#WakeUp, @FarmersJournal et al...
This morning, I woke up to an article in the Farmer’s Journal touting the “beneficial effects” of the greenhouse gas, carbon dioxide (CO2), on crops as stated by a "scholar".
This isn’t the first time I’ve heard that simplistic argument thrown around as an excuse to “burn, baby, burn” but what disturbs me about this article in particular is:
Irish agriculture has progressed some way on the road to addressing climate change – Only a couple of weeks ago, I was pleasantly surprised when IFA chairman, Harold Kingston, joined me on RTE’s Spirit Level and explained how he personally was working to convince farmers to reduce their greenhouse gas emissions.
We’re finally making a bit of progress in climate action in Ireland, but with a stroke of the pen, a journalist can undo it all by telling farmer’s “This climate change business will be great for crop production”. If only it were that simple…
Are carbon dioxide emissions good for crop production?
The simple science
1. Carbon dioxide is not the only factor affecting plant growth.
Any primary school student can tell you that plants take in carbon dioxide and that contributes to plant growth (photosynthesis), but plants (like animals) are complex organisms and it takes a lot more than just carbon dioxide to make them grow. Resources like nitrogen, phosphorus, and potassium, water and optimum temperatures are also important factors in plant growth.
2. Rising atmospheric CO2 concentrations makes crops more vulnerable.
As a result of increasing CO2 concentrations in the atmosphere, the other resources plants depend on can be negatively impacted. For example, temperature is affected by CO2 as our atmosphere “thickens” from continued greenhouse gas emissions and, like an insulating blanket, warms our planet. Temperature could rise to a point that some food crops can no longer survive – Crops thrive in a very narrow temperature window so even a shift of a few degrees could threaten their survival.
3. Disruption to the world’s water cycle is a significant threat to crop production, outweighing any benefit of rising CO2 emissions.
The Earth’s average temperature is predicted to rise 1.6ºC based on all the greenhouse gases we’ve already pumped into our atmosphere, having risen by 0.8ºC already since the Industrial Revolution. Many scientists believe any warming beyond 1.5ºC is dangerous, and current emission reduction commitments to the United Nations present a best case scenario of reaching 2.7ºC warming by 2100, well beyond safe limits.
The moral imperative to end the confusion
I’d rather be doing anything else than writing a blog to take down another stupid climate denier argument, but then I think about how little time we have left to take the big actions to prevent climate destabilisation and feel I have a moral obligation to address the things that compromise such action. I’d like to believe journalists are also aware of the critical time pressure we’re under with respect to climate action and that they would use their influential positions to help foster solutions.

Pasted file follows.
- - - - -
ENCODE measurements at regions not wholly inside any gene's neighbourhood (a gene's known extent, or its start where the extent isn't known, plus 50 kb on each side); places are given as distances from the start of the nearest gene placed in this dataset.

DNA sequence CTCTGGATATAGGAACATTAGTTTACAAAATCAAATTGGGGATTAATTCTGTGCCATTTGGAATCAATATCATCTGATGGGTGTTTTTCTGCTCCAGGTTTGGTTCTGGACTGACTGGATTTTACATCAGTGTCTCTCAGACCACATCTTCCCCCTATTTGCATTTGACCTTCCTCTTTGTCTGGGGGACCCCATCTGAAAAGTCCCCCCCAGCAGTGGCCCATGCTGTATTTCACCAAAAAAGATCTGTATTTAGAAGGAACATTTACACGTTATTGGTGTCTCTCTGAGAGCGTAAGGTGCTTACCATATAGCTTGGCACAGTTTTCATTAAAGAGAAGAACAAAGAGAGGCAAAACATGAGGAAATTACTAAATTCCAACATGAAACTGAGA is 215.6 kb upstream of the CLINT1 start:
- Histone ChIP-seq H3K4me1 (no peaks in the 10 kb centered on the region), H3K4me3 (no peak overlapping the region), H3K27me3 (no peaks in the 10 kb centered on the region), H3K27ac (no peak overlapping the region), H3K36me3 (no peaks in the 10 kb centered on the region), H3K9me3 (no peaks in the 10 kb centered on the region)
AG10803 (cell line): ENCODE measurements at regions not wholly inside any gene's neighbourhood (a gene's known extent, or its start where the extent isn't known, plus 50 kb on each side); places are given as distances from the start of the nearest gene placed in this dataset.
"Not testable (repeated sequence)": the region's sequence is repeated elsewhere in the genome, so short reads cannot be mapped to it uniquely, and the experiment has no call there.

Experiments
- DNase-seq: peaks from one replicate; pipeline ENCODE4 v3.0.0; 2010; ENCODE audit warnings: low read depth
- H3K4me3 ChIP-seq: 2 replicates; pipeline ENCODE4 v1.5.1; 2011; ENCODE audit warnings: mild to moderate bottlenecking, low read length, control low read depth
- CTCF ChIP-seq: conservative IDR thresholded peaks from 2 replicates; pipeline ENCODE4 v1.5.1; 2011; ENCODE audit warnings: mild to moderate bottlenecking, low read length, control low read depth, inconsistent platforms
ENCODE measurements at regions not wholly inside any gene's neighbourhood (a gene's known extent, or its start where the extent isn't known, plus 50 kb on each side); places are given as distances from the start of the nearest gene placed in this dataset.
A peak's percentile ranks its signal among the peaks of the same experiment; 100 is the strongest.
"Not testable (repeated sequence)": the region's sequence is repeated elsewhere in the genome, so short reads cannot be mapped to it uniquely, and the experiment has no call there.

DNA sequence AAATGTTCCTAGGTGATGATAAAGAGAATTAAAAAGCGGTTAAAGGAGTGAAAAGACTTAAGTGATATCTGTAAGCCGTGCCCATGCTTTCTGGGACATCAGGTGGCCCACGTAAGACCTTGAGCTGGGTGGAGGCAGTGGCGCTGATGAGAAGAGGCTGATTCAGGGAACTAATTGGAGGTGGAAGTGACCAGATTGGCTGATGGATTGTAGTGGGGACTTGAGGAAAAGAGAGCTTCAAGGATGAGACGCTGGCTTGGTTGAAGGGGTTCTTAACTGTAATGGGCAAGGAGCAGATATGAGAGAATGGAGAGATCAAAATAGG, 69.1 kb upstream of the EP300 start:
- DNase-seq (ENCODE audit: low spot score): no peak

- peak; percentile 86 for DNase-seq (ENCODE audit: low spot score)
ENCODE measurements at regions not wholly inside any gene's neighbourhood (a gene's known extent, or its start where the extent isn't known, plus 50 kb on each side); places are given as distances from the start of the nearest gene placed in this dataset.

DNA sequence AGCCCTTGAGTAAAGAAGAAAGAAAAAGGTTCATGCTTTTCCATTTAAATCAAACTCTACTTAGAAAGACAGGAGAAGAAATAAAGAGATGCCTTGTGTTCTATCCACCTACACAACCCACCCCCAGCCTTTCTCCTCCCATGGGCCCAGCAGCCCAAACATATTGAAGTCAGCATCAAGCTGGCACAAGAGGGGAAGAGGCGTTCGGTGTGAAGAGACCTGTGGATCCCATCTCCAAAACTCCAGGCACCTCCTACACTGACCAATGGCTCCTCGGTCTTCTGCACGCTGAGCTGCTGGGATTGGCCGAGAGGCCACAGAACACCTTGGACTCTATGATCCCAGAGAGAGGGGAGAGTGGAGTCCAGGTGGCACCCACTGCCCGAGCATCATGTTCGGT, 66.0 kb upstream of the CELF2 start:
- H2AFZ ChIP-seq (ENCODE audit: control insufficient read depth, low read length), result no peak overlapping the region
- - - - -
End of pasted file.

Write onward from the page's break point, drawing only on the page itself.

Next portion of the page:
While I’m ranting, can I also ask journalists to please look at the qualifications of your “experts” and "scholars" before you claim everything they say as gospel? Speaking as someone with a doctorate, I can assure you that an extra 4-6 years in university does not make us experts on everything. We all have our niche, which is usually so small that it’s relatively useless in the grand scheme of things – In my case, I did my doctoral research at Teagasc on nutrient uptake in grassland so I have some understanding of plant physiology, though there are several Irish scientists with a far greater understanding who I would happily refer any journalist onto for a definitive view on this subject. Next time you interview a professor/doctor of anything, I urge you to have a look at what their Ph.D. is actually in. If you’re quoting an electrical engineer, mathematician, physicist or even a meteorologist on how plants grow, you’re barking up the wrong tree.
Please - stop wasting time confusing the public for the sake of a controversial headline because there is simply no more time left to waste.
There are better stories to tell
In small ways, segments of Irish agriculture are making progress in addressing greenhouse gas emissions – Farmers are exploring options to produce renewable electricity; many are aware of their carbon footprint and want to diversify into emissions offsetting schemes; and the unprofitability and volatility of emissions-intensive beef and dairy are causing some to rethink their investments in those sectors.